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vermiculite insulation - Forno Bravo Forum: The Wood-Fired Oven Community



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Dear forum users,
Thank you for your patience with the Photo galleries. We've got your galleries online!
We have finished writing a custom script to migrate the PhotoPlog to vBulletin5’s albums.

Unfortunately V-Bulletin killed the "Photoplogs" in their software upgrade which was unforeseen and we're the first development group to have written a script for getting the galleries back... that said, it took some time to reverse engineer the code and get the albums to move over seamlessly!

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In order for users to create an album please follow the steps below.
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To create this migration path we used vBulletin5’s default album structure. Unfortunately, it won’t work like the “PhotoPlog” but is an album/gallery component on the forum now.
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vermiculite insulation

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  • vermiculite insulation

    i am in the process of building an alan scott design oven. i just poured the concrete over the dome this past weekend. my intentions are to eventually clad it with grapefruit size granite stones as a finished coat. my question is regarding the vermiculite insulation. is it best to pour the vermiculite dry first and then cover it with a vermiculite/portland mixture or just use a damp vermiculite/portland mixture with venting right off the bat? thank you in advance.

    need real bread,

  • #2
    Re: vermiculite insulation

    General consensus around here is that it's best to mix the vermiculite and portland thouroughly while dry, add water, then apply the damp oatmeal-consistency mixture. Check out some of the other threads, and look at the photo section on insulation for some good illustrations.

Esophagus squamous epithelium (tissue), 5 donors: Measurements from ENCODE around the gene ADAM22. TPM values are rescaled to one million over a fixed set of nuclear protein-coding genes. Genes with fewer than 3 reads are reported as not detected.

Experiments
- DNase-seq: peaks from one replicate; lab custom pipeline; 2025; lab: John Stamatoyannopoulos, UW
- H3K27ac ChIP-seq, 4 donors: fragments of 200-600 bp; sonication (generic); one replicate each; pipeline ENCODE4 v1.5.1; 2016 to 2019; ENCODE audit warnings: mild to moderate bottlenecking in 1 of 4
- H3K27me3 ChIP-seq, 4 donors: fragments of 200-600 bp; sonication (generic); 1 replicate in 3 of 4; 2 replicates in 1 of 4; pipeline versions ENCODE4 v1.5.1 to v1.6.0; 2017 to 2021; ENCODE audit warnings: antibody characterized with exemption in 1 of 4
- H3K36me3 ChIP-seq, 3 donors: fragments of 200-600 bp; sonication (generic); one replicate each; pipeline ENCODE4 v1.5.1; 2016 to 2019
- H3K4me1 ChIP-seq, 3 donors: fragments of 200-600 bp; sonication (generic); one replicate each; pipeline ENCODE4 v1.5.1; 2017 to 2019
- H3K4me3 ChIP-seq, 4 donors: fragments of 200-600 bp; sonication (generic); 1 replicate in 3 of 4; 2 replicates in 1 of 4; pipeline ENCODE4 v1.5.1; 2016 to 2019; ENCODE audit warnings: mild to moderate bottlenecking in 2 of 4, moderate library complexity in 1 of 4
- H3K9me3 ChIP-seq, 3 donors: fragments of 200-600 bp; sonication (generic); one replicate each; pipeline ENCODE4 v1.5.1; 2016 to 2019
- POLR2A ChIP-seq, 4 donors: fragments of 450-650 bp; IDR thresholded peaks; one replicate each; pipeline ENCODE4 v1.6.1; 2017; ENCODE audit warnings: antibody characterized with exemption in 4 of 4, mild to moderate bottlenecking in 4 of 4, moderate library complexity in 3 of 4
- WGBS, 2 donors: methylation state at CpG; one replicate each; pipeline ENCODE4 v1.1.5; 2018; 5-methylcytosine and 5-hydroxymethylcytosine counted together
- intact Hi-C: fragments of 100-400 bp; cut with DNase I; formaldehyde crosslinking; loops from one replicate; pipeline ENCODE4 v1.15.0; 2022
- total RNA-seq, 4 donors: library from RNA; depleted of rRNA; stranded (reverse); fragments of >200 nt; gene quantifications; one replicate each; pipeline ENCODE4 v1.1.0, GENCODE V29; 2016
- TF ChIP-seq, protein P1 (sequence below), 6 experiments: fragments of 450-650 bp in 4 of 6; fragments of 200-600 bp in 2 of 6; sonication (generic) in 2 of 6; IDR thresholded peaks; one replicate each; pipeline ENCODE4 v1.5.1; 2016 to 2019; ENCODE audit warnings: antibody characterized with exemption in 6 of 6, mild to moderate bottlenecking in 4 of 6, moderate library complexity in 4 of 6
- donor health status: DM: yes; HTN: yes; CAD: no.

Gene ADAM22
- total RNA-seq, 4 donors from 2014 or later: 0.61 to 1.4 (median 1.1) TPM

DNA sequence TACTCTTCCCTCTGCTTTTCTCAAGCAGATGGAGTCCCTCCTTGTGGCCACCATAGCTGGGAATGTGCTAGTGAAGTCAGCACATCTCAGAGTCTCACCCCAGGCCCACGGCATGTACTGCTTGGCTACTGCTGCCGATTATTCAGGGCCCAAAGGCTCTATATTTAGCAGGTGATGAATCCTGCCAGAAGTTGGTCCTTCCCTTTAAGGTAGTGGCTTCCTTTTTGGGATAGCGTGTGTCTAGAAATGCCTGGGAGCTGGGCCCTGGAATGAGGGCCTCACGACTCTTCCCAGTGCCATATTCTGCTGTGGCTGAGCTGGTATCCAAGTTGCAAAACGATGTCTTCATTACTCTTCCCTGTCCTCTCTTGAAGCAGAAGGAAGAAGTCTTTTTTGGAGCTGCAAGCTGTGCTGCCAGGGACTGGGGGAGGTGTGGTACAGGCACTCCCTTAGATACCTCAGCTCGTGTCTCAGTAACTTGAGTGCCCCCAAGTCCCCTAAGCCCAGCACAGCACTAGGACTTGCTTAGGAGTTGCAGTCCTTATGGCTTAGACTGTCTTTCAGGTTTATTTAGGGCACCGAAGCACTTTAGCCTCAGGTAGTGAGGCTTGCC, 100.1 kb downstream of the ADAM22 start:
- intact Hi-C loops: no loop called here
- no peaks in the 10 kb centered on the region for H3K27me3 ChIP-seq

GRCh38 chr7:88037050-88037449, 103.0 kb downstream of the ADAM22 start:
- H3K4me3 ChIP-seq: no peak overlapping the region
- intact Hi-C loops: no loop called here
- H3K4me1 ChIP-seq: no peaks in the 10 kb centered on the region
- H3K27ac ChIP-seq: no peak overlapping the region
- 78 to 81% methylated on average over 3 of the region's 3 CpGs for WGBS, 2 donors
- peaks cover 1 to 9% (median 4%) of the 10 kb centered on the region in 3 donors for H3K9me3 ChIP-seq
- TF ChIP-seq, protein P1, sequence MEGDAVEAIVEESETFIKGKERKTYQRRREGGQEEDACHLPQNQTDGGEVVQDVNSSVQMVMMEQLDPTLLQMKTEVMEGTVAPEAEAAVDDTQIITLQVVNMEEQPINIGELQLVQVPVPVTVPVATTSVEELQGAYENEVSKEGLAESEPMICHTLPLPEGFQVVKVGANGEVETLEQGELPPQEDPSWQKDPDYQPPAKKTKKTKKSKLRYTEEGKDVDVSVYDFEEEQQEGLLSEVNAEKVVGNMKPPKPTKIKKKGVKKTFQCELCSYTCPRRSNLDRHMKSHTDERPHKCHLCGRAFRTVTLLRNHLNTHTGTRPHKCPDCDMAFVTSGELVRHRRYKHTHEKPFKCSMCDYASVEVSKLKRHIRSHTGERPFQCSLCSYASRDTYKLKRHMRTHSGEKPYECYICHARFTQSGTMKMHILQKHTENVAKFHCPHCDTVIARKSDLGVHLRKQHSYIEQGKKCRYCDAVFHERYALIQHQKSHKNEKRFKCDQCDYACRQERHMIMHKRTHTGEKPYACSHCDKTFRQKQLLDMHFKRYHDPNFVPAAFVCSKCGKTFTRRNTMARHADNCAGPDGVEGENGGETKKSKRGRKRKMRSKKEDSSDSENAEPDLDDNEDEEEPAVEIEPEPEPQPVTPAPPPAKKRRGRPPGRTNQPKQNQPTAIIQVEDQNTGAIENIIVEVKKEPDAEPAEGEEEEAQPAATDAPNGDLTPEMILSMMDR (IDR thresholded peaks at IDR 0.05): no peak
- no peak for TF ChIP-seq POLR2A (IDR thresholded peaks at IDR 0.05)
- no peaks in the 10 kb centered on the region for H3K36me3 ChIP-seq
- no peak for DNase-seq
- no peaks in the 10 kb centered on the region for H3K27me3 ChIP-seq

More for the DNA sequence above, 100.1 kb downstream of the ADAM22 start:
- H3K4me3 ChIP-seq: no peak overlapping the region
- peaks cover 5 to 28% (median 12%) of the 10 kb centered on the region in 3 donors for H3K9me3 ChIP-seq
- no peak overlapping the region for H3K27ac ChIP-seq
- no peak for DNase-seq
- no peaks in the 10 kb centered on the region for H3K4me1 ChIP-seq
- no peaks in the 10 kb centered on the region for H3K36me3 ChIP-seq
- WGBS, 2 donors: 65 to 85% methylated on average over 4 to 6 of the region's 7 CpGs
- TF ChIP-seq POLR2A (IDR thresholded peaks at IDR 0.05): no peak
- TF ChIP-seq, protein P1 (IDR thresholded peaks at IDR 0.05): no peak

My oven build is finally complete!


    • #3
      Re: vermiculite insulation

      how much thermal mass do you want in your oven?
      The bricks in your barrel vault are probably 4 1/2" thick, with a layer of concrete over that to increase the mass, you now need at least 4 to 5" vermiculite cement to insulate the vault AND then a cement layer to hold your rock in place. If you don't do this, you will need all day and a truck load of wood to get it hot and it will drain the heat out and cool down quicker than it took to get hot without being well insulated.
      I would not have put the cement layer on, but a thermal superwool or similar insulating blanket or 4" vermiculite insulation straight onto your vault bricks and then your final finish to accommodate your rocks.

      If you don't succeed the first time, try again and again until you get it right!


      • #4
        Re: vermiculite insulation

        The Alan Scott design is more of a bread oven, I think. They generally have more thermal mass that a pizza oven.


        • #5
          Re: vermiculite insulation

          thanks for your helpful replies. i was concerned about loosing insulating value when wetting the vermiculite. as for the thermal mass, i did not even think of the outer stonework adding thermal mass. i considered it cosmetic being on the outside of the insulation. up here in manitoba, canada it may be a blessing. soon, i should have some bread.

          thanks again,


          • #6
            Re: vermiculite insulation

            if you don't insulate well your vault, then your decorative stone outer surface will add to your thermal mass, absorb your oven heat and release it to the atmosphere.
            By all means do your rock finish layer but I would put at least 4" vermiculite cement under it to provide your insulation.
            Mix your vermiculite 6 pts to Portland cement 1 pt to a porride/oatmeal consistency.
            I mixed mine in a wheelbarrow with a flat bladed fork and then carefully added the water till it held together in a ball when squeezed, a bit like a snowball. Little if any water should be squeezed out of it when squeezed. It is quite unusual to mix as the added water washes the portland off the vermiculite but be careful not to put too much water into the mix and that it well mixed before applying it to your vault.

            Attached Files
            If you don't succeed the first time, try again and again until you get it right!